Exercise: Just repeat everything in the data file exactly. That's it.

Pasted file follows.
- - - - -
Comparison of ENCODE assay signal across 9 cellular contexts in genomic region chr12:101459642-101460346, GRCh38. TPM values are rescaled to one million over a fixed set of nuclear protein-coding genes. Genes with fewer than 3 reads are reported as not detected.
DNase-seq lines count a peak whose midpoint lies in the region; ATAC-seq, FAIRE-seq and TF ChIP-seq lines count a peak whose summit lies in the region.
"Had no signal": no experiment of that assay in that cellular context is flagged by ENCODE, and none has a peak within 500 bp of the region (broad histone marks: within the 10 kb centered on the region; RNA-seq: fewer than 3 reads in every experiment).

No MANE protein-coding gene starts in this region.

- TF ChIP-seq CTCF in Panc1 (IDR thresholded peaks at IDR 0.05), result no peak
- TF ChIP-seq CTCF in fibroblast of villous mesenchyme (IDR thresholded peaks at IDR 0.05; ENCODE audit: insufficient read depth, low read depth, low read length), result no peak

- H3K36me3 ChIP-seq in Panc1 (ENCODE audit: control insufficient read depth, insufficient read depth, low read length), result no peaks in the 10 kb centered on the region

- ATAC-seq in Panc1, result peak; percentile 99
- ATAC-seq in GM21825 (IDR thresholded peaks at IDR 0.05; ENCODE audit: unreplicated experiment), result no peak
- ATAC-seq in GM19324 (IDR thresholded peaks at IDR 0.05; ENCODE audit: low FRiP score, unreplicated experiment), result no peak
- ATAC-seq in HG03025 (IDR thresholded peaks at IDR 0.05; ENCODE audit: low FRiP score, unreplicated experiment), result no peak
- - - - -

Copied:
Comparison of ENCODE assay signal across 9 cellular contexts in genomic region chr12:101459642-101460346, GRCh38. TPM values are rescaled to one million over a fixed set of nuclear protein-coding genes. Genes with fewer than 3 reads are reported as not detected.
DNase-seq lines count a peak whose midpoint lies in the region; ATAC-seq, FAIRE-seq and TF ChIP-seq lines count a peak whose summit lies in the region.
"Had no signal": no experiment of that assay in that cellular context is flagged by ENCODE, and none has a peak within 500 bp of the region (broad histone marks: within the 10 kb centered on the region; RNA-seq: fewer than 3 reads in every experiment).

No MANE protein-coding gene starts in this region.

- TF ChIP-seq CTCF in Panc1 (IDR thresholded peaks at IDR 0.05), result no peak
- TF ChIP-seq CTCF in fibroblast of villous mesenchyme (IDR thresholded peaks at IDR 0.05; ENCODE audit: insufficient read depth, low read depth, low read length), result no peak

- H3K36me3 ChIP-seq in Panc1 (ENCODE audit: control insufficient read depth, insufficient read depth, low read length), result no peaks in the 10 kb centered on the region

- ATAC-seq in Panc1, result peak; percentile 99
- ATAC-seq in GM21825 (IDR thresholded peaks at IDR 0.05; ENCODE audit: unreplicated experiment), result no peak
- ATAC-seq in GM19324 (IDR thresholded peaks at IDR 0.05; ENCODE audit: low FRiP score, unreplicated experiment), result no peak
- ATAC-seq in HG03025 (IDR thresholded peaks at IDR 0.05; ENCODE audit: low FRiP score, unreplicated experiment), result no peak